The Next Move for Planet Earth

What game theory can teach us about climate-change negotiations.

by Claudia Dreifus Published Winter 2015-16
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Photograph by iStock / WestLight, left and iStock / Antagain, right.

Scott Barrett, Columbia’s Lenfest–Earth Institute Professor of Natural Resource Economics, is internationally recognized for his work applying game theory to the high-stakes business of environmental-treaty negotiations. Earlier this year, as Barrett prepared to fly to Paris to attend the 2015 United Nations climate-change conference, we asked him to give us an insider’s perspective on the interpersonal dynamics behind the talks and the likelihood that nations will reach a global accord to curb emissions and address the world’s environmental challenges.

Q Columbia Magazine: Give us the definition of your job. What does Scott Barrett do for a living?

A Scott Barrett: I’m an economist who tries to explain why international cooperation is needed, and when and why it succeeds or fails. Probably the two greatest successes from modern history are the eradication of smallpox in 1979 by member states of the United Nations and the 1987 Montreal Protocol, which protected the stratospheric ozone layer. In both cases, the world cooperated flawlessly. Everyone alive today is better off because of these efforts. 

Often cooperation fails. In these cases, I use the tools of social science — specifically, game theory — to show diplomats and global political leaders how cooperation can be achieved.

Recently, I’ve been working on climate change, the eradication of polio, and global overfishing. All these problems can only be solved through international cooperation.

You didn’t grow up wanting to be a game theorist?

As a child, I wanted to be a conservation biologist like George Schaller, who studied gorillas, pandas, and lions in the wild. As I grew older and read more, I decided that what I really wanted to do was not only to observe but also to protect the wildlife that remains. 

In college at the University of Massachusetts at Amherst, I read the work of the American conservationist Aldo Leopold, who in 1933 wrote that basically every deer, every animal, every part of nature that we observe is there because people allow it to be there. Leopold helped me to understand that humans have the wherewithal to destroy nature, alter it, or protect it.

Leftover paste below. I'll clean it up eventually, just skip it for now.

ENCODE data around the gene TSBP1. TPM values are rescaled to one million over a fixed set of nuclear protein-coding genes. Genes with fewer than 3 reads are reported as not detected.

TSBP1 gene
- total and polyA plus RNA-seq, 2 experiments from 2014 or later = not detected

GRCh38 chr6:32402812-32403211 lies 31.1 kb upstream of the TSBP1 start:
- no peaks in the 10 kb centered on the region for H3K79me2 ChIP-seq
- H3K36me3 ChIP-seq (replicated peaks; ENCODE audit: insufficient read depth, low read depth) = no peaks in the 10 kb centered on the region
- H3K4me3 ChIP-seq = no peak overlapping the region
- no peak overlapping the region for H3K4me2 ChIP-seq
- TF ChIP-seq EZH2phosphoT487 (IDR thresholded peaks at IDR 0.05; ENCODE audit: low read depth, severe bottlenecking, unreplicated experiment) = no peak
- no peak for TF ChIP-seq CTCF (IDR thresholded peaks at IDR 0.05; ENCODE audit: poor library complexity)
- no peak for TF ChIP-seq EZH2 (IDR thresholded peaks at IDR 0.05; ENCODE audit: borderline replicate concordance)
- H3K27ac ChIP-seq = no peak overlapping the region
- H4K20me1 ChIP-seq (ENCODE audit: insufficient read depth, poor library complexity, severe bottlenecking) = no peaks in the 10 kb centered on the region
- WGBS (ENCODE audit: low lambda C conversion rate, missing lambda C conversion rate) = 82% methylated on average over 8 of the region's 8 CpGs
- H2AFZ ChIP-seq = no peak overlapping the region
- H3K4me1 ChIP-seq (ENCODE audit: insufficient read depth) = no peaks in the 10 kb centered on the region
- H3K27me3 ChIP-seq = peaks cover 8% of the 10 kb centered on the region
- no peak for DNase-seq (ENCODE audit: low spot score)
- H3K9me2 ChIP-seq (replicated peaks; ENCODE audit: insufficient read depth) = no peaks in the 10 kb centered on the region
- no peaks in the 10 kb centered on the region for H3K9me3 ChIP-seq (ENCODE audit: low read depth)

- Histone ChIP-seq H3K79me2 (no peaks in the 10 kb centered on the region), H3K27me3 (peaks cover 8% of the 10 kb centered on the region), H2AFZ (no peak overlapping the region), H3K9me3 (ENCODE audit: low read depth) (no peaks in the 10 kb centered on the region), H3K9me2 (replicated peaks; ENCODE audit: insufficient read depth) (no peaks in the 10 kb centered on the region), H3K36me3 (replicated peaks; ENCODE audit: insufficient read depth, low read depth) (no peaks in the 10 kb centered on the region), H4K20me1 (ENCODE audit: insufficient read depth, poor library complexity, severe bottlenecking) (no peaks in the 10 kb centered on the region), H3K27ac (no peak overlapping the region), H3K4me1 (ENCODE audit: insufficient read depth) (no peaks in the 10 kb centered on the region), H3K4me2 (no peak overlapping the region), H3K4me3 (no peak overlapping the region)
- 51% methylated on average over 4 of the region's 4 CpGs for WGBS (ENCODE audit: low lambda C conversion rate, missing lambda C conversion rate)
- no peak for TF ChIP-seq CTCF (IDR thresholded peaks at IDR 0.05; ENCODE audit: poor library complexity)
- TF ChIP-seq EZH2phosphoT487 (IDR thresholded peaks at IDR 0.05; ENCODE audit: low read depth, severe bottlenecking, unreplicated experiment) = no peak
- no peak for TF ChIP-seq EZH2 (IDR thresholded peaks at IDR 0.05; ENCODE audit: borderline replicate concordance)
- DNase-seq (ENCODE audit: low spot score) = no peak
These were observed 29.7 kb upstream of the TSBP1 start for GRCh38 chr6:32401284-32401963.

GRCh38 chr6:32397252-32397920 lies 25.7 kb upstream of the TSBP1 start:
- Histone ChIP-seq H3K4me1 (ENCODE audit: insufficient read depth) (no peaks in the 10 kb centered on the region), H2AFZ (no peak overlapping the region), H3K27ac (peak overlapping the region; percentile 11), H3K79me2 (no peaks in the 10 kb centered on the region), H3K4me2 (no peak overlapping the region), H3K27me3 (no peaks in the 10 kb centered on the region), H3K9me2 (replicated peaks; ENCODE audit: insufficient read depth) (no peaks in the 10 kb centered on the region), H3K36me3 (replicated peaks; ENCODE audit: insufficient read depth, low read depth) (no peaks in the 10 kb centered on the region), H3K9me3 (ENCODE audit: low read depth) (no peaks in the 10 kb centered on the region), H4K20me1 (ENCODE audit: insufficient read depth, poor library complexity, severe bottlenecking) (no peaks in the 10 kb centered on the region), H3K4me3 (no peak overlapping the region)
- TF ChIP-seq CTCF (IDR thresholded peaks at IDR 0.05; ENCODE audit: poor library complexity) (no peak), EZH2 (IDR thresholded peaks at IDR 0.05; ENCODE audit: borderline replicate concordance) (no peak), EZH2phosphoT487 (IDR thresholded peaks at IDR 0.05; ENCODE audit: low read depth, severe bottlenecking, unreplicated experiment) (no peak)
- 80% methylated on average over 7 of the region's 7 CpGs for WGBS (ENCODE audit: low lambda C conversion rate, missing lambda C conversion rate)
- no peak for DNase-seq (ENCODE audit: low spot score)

Reading Leopold was eye-opening. It caused me to switch my major to economics, because it seemed to me that I needed to help change how people behaved if I was to help conserve wildlife.

But why economics? If you were interested in human behavior, why not study psychology or anthropology?

Economics is concerned with the way people interact. When economists refer to markets, what they are really talking about are social interactions. Economists study individual behavior and interactions by small groups and see how they add up at the societal level. Why is there poverty? Why is there so much pollution? Economics helps to answer these big questions.

The discipline is known for explaining how, when people act only in their self-interest, the outcome can still be pretty good overall for everyone. This was Adam Smith’s great insight. But economics also explains that there are circumstances in which the pursuit of self-interest by each of us individually brings about an outcome that is bad for us collectively.

“I use the tools of social science - specifically, game theory - to show diplomats and global political leaders how cooperation can be achieved."

Can you give an example of this?

Sure. Let’s talk in public-health terms — vaccinations. When I decide whether or not to get vaccinated for an infectious disease, I am likely to consider only my own well-being. I am unlikely to take into account the fact that if I don’t do it, I can transmit the disease to others. That’s because if I protect others, I get no personal reward. Sometimes bad outcomes arise not because people are bad, but because they face the wrong incentives. In this case, what we economists call the market has failed to provide me with an incentive to behave in the public interest. Individual nation-states can adopt domestic policies to correct market failures like this. It’s why states usually have public-health laws. 

But the same problems often get scaled up to the global level. If one country, for instance, does too little to prevent the spread of an emerging infectious disease like Ebola, other countries are put at risk. 

We don’t have a world government that can change this. There are instead about two hundred sovereign states, and they can pretty much do as they like. This is why global problems like climate change, overfishing, and infectious disease can’t be addressed in the same way as national problems. Sovereignty makes cooperation necessary. 

As it happens, international cooperation is normally brought about by treaties. My insight as a researcher was to see that these treaties could be modeled as games.

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